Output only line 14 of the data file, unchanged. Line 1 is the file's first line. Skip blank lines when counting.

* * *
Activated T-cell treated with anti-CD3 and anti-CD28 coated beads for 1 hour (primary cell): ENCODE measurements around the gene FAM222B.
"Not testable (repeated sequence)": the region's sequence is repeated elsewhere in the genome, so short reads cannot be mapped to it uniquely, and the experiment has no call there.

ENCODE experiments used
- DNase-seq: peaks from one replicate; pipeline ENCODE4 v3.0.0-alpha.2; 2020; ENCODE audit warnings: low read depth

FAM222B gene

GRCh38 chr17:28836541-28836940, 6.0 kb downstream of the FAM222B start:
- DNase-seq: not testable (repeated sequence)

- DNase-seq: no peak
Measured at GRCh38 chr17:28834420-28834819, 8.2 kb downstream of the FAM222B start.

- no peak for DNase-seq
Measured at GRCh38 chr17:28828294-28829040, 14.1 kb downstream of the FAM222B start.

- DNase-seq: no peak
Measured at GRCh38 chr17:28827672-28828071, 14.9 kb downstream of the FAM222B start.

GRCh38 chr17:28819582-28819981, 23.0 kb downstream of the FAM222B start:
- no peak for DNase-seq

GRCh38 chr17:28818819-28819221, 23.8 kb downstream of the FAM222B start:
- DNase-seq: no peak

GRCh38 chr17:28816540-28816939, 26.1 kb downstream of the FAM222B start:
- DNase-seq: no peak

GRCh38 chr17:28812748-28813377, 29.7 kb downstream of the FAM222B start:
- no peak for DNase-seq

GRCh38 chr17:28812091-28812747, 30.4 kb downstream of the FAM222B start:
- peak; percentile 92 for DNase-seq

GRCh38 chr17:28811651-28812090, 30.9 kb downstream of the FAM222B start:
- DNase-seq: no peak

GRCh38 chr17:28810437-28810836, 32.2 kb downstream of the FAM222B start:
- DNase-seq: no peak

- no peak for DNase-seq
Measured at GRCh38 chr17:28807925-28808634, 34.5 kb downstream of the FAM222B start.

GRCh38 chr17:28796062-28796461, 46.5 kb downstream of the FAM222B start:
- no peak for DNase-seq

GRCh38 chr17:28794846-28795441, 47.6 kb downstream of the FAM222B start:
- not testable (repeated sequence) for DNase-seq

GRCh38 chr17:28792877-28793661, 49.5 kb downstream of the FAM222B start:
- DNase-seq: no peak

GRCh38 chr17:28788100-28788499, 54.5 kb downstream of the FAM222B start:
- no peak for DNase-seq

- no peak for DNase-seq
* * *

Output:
GRCh38 chr17:28819582-28819981, 23.0 kb downstream of the FAM222B start: